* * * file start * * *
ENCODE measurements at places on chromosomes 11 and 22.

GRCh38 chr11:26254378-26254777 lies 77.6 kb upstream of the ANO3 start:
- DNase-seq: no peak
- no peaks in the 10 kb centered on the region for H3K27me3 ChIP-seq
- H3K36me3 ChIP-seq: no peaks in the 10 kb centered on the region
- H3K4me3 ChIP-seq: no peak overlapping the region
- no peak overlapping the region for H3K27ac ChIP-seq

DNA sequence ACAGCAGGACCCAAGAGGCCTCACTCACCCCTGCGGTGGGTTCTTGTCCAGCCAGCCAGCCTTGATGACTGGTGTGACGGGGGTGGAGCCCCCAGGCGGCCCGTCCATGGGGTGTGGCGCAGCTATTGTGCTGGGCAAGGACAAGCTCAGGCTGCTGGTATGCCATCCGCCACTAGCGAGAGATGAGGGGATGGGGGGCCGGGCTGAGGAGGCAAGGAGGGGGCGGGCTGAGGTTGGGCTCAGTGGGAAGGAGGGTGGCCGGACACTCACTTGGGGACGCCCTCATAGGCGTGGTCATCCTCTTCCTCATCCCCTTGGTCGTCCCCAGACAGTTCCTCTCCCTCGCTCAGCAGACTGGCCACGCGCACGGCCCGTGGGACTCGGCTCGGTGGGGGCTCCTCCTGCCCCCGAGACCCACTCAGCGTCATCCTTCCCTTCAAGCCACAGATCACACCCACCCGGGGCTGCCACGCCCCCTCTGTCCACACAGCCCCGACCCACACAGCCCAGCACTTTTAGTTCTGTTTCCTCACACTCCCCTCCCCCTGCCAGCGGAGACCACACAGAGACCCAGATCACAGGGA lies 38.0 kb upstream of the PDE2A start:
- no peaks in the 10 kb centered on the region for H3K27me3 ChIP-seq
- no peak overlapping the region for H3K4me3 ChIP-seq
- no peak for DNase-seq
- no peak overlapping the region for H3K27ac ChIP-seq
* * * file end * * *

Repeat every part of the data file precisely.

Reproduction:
ENCODE measurements at places on chromosomes 11 and 22.

GRCh38 chr11:26254378-26254777 lies 77.6 kb upstream of the ANO3 start:
- DNase-seq: no peak
- no peaks in the 10 kb centered on the region for H3K27me3 ChIP-seq
- H3K36me3 ChIP-seq: no peaks in the 10 kb centered on the region
- H3K4me3 ChIP-seq: no peak overlapping the region
- no peak overlapping the region for H3K27ac ChIP-seq

DNA sequence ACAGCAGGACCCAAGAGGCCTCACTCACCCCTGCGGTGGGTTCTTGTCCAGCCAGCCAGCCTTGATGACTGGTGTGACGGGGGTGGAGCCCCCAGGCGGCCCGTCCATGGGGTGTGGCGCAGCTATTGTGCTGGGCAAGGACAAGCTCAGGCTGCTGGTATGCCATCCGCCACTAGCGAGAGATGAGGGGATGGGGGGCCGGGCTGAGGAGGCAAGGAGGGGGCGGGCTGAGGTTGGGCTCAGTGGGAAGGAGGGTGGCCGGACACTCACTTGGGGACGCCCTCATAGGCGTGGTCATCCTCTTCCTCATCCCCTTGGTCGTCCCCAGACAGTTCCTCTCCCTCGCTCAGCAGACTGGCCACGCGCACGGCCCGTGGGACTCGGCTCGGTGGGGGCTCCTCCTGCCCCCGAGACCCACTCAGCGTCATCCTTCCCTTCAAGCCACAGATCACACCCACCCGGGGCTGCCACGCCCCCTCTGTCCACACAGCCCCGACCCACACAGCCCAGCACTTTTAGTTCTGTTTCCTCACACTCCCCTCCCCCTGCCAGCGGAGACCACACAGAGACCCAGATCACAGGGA lies 38.0 kb upstream of the PDE2A start:
- no peaks in the 10 kb centered on the region for H3K27me3 ChIP-seq
- no peak overlapping the region for H3K4me3 ChIP-seq
- no peak for DNase-seq
- no peak overlapping the region for H3K27ac ChIP-seq